Discreet to mean like "tactful" or "euphemistic"?

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Unflinching
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Discreet to mean like "tactful" or "euphemistic"?

Post by Unflinching » Fri Aug 10, 2018 8:00 am

1. Could the word "discreet" be used to mean like "tactful" or "euphemistic"?

Example: Try to say no in a discreet way (i.e. say no in a careful and euphemistic way so as not to upset/offend someone even if you are rejecting them)
Say: Sorry I'm very busy recently. I'm afraid I couldn't help you.
Don't say: No, I won't help you.

Could I use discreet in this case? Discreet seems to mean more than just tactful/euphemistic to me. I searched on the Internet and couldn't find an example which is used to mean that.

I simply say no in a polite and euphemistic way. I didn't say no in a way which is not easily noticed. I wonder if it has to carry the meaning of tactful but in a way of keeping a low profile or keeping secret. You shouldn't use "discreet" if you are tactful in other ways.


2. It is not discreet of you to ask a female how much she weigh. (i.e. it is rude to ask a female directly how much she weigh)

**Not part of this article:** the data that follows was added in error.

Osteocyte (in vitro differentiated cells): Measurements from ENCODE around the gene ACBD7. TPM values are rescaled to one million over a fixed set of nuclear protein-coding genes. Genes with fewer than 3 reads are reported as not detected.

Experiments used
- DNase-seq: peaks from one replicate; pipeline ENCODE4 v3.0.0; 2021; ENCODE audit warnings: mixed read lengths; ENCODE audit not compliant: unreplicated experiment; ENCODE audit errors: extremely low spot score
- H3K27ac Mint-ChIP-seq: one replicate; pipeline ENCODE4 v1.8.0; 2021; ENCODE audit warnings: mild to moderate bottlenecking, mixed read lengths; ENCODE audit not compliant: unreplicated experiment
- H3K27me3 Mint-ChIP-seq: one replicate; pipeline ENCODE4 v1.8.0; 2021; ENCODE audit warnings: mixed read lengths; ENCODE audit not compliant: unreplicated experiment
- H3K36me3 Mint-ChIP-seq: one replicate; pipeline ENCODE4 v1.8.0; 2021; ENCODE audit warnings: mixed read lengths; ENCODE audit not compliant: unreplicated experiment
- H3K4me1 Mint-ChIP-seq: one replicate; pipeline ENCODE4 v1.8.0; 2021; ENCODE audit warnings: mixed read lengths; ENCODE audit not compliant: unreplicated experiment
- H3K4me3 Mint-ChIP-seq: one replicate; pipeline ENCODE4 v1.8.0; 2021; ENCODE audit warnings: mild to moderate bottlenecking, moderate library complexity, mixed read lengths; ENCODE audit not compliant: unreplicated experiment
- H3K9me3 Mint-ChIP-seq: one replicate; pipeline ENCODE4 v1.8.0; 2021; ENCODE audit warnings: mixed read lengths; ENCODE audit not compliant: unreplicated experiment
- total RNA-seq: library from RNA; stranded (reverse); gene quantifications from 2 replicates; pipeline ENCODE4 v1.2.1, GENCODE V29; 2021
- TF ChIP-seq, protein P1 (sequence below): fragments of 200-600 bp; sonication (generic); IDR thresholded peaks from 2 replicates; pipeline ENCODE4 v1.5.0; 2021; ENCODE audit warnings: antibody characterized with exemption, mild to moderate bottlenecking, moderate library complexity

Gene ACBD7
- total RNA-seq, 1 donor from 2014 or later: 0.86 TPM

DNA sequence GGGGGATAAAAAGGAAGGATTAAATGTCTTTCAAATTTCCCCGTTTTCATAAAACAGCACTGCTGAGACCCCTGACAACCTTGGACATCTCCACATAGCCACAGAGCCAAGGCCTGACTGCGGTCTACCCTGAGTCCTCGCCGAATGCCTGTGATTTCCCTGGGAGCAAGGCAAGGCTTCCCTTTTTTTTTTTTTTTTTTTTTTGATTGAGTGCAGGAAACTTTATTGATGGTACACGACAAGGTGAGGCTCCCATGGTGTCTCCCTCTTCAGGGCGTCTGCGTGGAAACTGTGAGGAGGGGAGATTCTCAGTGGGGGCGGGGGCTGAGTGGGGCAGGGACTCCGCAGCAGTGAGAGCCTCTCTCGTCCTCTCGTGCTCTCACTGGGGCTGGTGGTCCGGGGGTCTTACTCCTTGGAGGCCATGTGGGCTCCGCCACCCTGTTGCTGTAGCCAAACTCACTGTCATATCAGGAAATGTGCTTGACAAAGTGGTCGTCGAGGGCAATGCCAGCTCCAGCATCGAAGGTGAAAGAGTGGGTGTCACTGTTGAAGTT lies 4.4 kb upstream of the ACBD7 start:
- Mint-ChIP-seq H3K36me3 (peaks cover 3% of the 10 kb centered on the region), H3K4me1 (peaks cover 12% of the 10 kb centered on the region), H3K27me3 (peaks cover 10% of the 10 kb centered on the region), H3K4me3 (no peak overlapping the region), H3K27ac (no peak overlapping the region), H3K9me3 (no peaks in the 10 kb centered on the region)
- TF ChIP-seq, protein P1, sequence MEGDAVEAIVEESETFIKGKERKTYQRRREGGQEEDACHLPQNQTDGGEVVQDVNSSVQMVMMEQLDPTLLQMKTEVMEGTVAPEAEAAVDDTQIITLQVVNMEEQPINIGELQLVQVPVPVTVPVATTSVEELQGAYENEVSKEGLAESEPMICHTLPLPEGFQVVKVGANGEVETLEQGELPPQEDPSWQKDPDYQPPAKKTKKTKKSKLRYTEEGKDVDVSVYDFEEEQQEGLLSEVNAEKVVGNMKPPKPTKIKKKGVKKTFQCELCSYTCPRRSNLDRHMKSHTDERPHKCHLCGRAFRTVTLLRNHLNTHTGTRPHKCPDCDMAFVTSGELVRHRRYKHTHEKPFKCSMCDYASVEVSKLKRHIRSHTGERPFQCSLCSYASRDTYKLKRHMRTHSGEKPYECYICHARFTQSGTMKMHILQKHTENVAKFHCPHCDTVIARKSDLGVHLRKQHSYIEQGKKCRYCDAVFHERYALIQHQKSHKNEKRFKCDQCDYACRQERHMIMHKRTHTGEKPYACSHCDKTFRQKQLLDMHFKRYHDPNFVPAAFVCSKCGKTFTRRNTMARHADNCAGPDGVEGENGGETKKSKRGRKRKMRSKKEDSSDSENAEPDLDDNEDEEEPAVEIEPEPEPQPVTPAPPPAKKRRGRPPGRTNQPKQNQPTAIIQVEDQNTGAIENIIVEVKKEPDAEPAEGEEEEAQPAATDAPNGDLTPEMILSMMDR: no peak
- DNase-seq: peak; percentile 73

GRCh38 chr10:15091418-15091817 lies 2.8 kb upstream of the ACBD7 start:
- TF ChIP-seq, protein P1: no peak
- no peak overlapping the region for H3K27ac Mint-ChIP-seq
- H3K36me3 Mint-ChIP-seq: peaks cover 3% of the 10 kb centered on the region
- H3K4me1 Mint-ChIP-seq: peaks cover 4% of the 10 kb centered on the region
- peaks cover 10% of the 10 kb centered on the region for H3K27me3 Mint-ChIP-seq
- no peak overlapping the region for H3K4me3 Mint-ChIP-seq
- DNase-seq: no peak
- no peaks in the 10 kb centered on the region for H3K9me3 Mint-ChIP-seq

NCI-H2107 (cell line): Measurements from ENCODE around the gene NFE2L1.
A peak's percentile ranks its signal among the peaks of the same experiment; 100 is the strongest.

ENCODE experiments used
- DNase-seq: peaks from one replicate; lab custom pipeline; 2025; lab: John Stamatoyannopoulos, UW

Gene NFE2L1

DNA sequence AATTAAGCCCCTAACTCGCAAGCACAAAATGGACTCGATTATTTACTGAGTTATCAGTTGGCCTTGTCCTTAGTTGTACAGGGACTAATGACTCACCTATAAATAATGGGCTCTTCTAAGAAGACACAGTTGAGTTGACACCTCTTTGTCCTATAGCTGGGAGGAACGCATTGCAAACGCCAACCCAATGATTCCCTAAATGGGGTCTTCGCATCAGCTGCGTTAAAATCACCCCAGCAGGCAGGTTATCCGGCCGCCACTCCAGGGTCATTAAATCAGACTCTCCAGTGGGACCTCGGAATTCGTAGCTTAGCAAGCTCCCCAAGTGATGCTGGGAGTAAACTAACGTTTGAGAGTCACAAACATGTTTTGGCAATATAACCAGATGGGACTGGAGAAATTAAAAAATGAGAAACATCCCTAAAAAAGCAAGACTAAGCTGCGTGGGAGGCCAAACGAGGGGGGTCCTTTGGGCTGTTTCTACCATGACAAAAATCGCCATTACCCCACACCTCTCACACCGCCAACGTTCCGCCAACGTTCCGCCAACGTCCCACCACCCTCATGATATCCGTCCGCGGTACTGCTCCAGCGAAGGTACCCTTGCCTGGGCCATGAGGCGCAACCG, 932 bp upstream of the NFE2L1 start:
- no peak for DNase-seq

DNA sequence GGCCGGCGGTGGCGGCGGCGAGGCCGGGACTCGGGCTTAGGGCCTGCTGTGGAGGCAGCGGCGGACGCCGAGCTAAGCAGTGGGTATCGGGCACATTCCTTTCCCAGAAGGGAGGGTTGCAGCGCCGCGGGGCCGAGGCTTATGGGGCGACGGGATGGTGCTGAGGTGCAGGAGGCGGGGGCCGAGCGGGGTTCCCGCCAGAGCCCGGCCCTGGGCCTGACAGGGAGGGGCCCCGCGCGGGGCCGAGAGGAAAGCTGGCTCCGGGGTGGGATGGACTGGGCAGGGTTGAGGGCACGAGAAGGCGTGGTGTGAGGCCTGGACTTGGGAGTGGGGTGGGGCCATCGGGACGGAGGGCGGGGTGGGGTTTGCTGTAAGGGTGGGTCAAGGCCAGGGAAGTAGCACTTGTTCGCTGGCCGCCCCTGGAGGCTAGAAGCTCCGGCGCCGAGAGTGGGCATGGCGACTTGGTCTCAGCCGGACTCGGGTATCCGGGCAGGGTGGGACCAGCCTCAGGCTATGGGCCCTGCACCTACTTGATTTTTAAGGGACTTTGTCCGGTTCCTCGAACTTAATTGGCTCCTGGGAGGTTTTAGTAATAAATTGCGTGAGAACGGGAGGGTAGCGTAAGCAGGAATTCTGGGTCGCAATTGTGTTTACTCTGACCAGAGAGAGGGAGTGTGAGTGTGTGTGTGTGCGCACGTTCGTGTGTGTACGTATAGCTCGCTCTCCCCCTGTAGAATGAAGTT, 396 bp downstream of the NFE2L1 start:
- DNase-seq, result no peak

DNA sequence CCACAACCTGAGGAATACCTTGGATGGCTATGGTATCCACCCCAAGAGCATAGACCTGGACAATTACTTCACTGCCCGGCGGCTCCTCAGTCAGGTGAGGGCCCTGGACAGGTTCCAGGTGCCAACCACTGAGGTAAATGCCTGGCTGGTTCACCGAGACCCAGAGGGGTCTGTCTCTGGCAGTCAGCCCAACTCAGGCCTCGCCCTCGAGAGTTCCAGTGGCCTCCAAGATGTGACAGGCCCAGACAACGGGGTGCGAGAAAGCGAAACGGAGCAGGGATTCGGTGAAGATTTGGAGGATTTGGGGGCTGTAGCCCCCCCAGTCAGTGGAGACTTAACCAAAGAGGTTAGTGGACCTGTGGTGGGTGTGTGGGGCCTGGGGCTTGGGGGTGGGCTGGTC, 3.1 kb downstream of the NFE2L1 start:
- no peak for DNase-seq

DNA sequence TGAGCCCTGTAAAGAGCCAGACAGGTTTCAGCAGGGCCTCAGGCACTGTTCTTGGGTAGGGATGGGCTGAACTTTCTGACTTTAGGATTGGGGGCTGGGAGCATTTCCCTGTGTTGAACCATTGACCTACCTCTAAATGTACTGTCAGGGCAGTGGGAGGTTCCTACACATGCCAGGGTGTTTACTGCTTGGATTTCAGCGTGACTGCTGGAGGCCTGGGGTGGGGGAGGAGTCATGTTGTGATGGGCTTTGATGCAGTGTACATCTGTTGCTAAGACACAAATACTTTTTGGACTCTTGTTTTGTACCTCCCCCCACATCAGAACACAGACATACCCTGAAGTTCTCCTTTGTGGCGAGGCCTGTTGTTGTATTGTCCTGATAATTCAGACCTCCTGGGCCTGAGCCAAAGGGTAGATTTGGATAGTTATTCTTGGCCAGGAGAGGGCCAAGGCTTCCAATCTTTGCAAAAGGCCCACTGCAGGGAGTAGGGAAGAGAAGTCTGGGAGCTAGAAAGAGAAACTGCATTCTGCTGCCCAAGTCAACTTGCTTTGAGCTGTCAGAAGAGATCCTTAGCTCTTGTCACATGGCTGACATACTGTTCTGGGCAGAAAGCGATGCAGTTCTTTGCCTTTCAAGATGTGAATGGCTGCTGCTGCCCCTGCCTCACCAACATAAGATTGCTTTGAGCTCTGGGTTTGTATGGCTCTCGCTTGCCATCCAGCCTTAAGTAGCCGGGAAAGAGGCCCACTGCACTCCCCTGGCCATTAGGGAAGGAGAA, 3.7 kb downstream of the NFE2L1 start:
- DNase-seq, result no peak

Could I use discreet in this case?


3. It would be more discreet if you don't come to the party. (i.e. your coming will lead to embarrassing situation. It is a smart and careful move not to show up in order to avoid such embarrassment)

Could I use discreet in this case?

Thank you very much. {-:
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Joe
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Re: Discreet to mean like "tactful" or "euphemistic"?

Post by Joe » Mon Aug 27, 2018 5:32 pm

1. Try to say no in a discreet way. :?: :?: :?: not sure, "tactful" might be better here

2. It is not discreet of you to ask a female how much she weighs. :ok: good
2. It is indiscreet of you to ask a female how much she weighs. :ok: :ok:

3. It would be more discreet if you don't come to the party. :ok: good
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Unflinching
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Re: Discreet to mean like "tactful" or "euphemistic"?

Post by Unflinching » Mon Aug 27, 2018 9:05 pm

Thank you for your reply and the correction.

It is good to hear it is fine to use it in the second and the third cases.

Have been talking to some native speakers, they find it weird to use discreet in the second and third cases. Some find it weird to use in all three cases. Perhaps this usage is uncommon?

Dictionaries do suggest I could use it in this sense though.

For example, Collins dictionary
discreet
adjective
1. If you are discreet, you are polite and careful in what you do or say, because you want to avoid embarrassing or offending someone.

Do you think this usage is common? Is it a usage used by one type of English but not others?
I never retreat. I never fall back.

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